How can you identify good teachers before you hire them? Could you or I design a written exam that would weed out the good teachers from the bad, or does the test medium make that task impossible?
How different would schools look if you designed curriculum to make students smarter, not more knowledgeable? Especially if you could teach students to overcome their natural cognitive biases.
Why has no one started a company hiring amazing teachers and getting them to teach video lectures to thousands of students at a time? We have the technology to make it work. I feel like teaching shoud be scalable, obviously you have to have someone watch the people in the classroom. Yet most people would reject this idea outright. If the teachers are good enough (if you're picking the best ones in the country) the kids will pay attention, even if he's thousands of miles away.
Economists teach Ricardian equivalence, the idea that when government spends money, someone must pick up the tab. Is it fair to vote to issue bonds now when the people who will pay off the bonds thirty years down the road are not yet old enough to vote on the matter? For that matter government borrowing Ricardian equivalent, or does it generate enough extra revenue to pay for itself later?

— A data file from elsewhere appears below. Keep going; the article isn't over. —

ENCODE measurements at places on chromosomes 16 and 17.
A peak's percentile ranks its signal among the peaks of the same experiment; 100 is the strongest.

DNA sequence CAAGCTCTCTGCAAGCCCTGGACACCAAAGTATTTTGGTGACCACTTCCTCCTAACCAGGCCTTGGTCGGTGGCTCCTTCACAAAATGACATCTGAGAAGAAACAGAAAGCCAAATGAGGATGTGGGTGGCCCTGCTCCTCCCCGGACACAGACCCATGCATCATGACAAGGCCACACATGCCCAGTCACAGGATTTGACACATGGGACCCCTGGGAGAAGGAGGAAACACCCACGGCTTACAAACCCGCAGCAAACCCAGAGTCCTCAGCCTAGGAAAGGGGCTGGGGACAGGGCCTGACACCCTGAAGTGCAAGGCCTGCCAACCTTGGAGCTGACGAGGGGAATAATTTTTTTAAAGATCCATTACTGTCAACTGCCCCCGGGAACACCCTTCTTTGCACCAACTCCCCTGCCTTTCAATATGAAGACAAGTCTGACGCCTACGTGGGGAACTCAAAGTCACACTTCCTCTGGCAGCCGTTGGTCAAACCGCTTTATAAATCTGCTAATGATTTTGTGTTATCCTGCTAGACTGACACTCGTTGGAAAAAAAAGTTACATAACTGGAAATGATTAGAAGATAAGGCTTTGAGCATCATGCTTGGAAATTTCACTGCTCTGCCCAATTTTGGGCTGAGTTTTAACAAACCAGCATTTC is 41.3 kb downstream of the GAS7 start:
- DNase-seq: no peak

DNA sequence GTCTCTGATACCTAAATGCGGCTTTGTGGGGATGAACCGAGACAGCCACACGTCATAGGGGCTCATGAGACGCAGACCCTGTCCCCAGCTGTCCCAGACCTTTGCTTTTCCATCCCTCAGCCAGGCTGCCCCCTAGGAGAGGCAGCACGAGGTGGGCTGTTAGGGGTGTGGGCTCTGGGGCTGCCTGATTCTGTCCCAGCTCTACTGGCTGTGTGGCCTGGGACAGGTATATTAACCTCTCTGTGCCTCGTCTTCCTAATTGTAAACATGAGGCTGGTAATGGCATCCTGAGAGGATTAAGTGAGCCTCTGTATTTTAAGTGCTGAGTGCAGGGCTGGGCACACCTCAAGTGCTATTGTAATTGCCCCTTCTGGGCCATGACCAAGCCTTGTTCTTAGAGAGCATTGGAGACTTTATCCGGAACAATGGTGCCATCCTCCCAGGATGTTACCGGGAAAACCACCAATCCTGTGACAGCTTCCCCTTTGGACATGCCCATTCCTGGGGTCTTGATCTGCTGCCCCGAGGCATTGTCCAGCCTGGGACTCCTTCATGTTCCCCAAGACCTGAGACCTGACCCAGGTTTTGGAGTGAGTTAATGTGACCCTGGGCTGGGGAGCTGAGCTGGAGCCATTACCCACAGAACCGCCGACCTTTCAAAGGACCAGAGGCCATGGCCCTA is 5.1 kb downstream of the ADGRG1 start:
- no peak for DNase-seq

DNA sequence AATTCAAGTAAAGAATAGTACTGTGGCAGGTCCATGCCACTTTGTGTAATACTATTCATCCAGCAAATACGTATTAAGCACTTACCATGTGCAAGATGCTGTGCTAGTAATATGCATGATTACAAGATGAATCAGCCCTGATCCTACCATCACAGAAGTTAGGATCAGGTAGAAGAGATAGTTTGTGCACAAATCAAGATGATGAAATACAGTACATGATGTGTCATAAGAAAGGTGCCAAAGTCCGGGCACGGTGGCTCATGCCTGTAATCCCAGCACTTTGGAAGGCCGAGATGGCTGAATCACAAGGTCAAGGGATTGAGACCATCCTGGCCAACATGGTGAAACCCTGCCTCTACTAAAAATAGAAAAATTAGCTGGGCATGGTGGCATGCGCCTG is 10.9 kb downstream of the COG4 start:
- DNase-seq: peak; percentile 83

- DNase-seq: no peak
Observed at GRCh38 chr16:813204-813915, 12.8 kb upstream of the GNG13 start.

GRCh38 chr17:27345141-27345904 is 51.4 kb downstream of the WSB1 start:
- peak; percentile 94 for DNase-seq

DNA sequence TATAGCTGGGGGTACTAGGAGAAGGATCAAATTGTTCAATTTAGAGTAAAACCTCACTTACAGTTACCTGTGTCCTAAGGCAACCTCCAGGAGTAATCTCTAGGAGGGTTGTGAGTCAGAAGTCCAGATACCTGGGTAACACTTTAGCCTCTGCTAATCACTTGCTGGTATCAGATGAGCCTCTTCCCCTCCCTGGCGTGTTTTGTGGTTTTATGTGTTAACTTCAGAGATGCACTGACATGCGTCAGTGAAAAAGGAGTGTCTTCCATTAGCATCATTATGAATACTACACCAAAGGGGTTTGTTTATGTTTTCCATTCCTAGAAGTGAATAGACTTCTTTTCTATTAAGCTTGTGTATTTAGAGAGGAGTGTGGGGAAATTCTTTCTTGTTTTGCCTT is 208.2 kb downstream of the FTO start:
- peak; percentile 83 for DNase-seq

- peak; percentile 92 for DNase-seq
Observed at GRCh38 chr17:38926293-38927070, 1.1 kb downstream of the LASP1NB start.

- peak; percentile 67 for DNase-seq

Does pessimism cause migraines?
Is it right, or desirable, that markets are so big now that one fake press release can wipe out $2.5 billion in net worth? The article is old but this happened again recently with a recycled United Airlines article.
Why do schools blow so much money on sports programs? Sports are meaningless. Yet if someone at your school can cure cancer, they've done amazing good for the world.
The University of Chicago in the 60's and 70's had the absolute smartest economics and finance people in the world - Milton Friedman, Myron Scholes, Friedrich von Hayek, Ronald Coase, Gary Becker, Eugene Fama, George Stigler, and more. Does such an amazing concentration of people exist in any field today? Could government get such a group to assemble (isn't this a public good)?
Portfolio theory suggests that it's very difficult to outperform the market as a whole, thus you should buy a whole bunch of index or no-load mutual funds and hold them for a long time. Yet when you buy an index fund you are buying a small portion of thousands of firms. If more and more people are buying index funds, is shareholder responsiblity/oversight diluted?
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